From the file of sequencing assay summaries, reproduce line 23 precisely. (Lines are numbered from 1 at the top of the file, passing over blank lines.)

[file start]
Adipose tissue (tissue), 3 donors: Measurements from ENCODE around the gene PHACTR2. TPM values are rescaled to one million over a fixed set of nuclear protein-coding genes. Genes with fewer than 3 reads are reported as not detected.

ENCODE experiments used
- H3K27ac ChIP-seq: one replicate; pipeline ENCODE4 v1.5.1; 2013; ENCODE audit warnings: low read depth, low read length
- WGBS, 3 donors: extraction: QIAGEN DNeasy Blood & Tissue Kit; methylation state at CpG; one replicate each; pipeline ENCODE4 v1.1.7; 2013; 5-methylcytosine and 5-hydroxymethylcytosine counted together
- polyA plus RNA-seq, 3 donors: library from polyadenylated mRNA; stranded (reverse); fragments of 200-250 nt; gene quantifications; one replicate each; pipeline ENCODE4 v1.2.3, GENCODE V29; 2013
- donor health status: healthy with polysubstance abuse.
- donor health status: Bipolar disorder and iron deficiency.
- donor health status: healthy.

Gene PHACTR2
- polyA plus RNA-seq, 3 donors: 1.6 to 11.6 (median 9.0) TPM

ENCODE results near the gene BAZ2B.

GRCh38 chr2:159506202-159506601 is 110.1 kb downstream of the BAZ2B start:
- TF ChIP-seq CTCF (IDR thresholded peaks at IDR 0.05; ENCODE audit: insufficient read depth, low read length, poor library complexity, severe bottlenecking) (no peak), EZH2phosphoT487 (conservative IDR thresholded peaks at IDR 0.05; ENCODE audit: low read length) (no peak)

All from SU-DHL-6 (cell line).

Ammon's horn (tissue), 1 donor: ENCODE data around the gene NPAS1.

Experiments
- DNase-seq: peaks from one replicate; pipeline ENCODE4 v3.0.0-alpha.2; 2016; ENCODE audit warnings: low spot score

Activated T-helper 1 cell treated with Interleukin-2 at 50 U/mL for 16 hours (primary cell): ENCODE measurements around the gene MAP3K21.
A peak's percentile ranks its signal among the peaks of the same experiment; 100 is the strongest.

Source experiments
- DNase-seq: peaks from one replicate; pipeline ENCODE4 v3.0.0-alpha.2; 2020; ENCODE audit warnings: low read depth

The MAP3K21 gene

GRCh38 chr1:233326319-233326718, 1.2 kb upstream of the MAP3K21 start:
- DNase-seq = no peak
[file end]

GRCh38 chr1:233326319-233326718, 1.2 kb upstream of the MAP3K21 start: